Exploring The Effects of COVID-19 On FAFSA Completion Rates

By Erin Grogan, Ph.D, Sr. Director of Research & Evaluation

When low-income high school graduates enroll in postsecondary education at rates significantly lower than their higher-income peers,[1] it’s a clear sign that there are unnecessary, but very real, barriers on the pathway between high school graduation and college attendance. Enter more than 800 college access experts trained by College Advising Corps and its 30 university partner programs. These college advisers are recent college graduates themselves, 83 percent of whom were Pell-eligible or identify as people of color. They provide guidance on navigating college application milestones to nearly 240,000 high school seniors in 17 states this year. Nearly three-quarters of these seniors are low-income, will be the first in their family to attend college, or identify as students of color.

In a typical spring semester, advisers double down on supporting seniors and their families to complete the Free Application for Federal Student Aid, or FAFSA. Of course, this spring is anything but typical. The pandemic-driven financial challenges facing millions of families make FAFSA completion more important than ever, because it is a ticket to eligibility for federal financial aid programs. In the 2018-19 school year, seniors who met with a CAC adviser were 27 percent more likely to complete the FAFSA than students in the same high schools who did not meet an adviser.[2] This matters, because CAC-served students who completed FAFSA were 37 percent more likely to enroll in college the fall after high school.[3]

At CAC, we’ve prioritized both FAFSA completion rates and adviser assistance with this notoriously difficult form as two organization-wide goals. This year, we are aiming for six out of every 10 seniors served receiving FAFSA assistance from their adviser, and ultimately, completing FAFSA. As of early May, advisers have nearly accomplished those goals, with 59 percent of seniors receiving FAFSA assistance and 55 percent completing FAFSA.

Unfortunately, there are worrying FAFSA completion trends emerging across high school nationwide. In recent analysis, the National College Attainment Network found that as of mid-April, FAFSA completion rates for U.S. low-income students are 4.2 percentage points lower than they were at this time last year.[4] That’s why we’re encouraged to see FAFSA completion rates for CAC-served students are not as negatively affected year-over-year as national averages. April 2020 FAFSA completion rates for CAC-served students are tracking just 1.9 percentage points behind April 2019. And, completion rates for specific groups of students, such as rural students, have been less significantly affected than national trends might suggest: FAFSA completion for CAC’s rural students are down just 1.5 percentage points from last year, but nationally rural student completion rates have declined 4.2 percentage points.[5]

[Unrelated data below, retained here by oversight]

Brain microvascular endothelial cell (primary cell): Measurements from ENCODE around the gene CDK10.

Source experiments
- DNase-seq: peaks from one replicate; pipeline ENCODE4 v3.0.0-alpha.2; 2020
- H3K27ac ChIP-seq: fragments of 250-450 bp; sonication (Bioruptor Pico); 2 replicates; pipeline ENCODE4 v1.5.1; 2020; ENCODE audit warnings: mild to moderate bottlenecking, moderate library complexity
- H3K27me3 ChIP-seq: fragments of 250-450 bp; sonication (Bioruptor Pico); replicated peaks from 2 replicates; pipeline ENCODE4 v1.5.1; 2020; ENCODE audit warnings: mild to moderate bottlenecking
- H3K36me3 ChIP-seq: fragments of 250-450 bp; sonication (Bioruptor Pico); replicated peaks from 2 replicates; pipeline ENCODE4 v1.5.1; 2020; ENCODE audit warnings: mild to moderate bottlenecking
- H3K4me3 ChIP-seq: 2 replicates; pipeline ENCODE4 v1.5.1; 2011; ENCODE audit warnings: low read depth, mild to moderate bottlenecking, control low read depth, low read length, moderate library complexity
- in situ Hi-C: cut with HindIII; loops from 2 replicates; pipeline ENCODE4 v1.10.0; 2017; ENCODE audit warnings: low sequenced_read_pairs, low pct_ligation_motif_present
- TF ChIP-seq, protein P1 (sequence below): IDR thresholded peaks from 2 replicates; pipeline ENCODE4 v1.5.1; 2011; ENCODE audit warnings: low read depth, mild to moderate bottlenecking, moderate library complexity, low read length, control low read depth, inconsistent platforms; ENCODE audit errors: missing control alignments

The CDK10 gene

What might explain these strong results? To find out, we’re currently engaged in research collaboration with Evaluation and Assessment Solution for Education, led by Eric Bettinger, Ph.D, of Stanford University. Last school year,180 CAC partner schools had 70 percent or more students complete the FAFSA, so we are investigating advising practices in a selection of these schools to learn more. Preliminary findings show that these strong results can’t be explained by external factors, such as districts making FAFSA completion a graduation requirement. Something is happening in these schools to provide students and families the support they need, and we know our advisers play an important role. Later this year, we’ll be releasing a detailed report outlining FAFSA completion best practices gleaned from these schools, including strategies from this interrupted spring semester.

The conclusion of this school year is not easy for anyone, but seniors still need and deserve personalized support to remain on the college path. These FAFSA completion trends are encouraging evidence that close relationships built between advisers and students are supporting seniors in attaining their post-graduation goals.

[1] According to the most recently available National Center for Education Statistics data, in 2016 65.4% of low-income high school completers were enrolled in college, compared to 82.5% of high-income high school grads. [2] Source. Analysis conducted by CAC Research & Evaluation team [3] Source. Analysis conducted by EASE [4] NCAN’s #FormYourFuture FAFSA Tracker. Data cited reflect the May 8, 2020 tracker update. [5] This includes schools designated both “rural” and “small town.”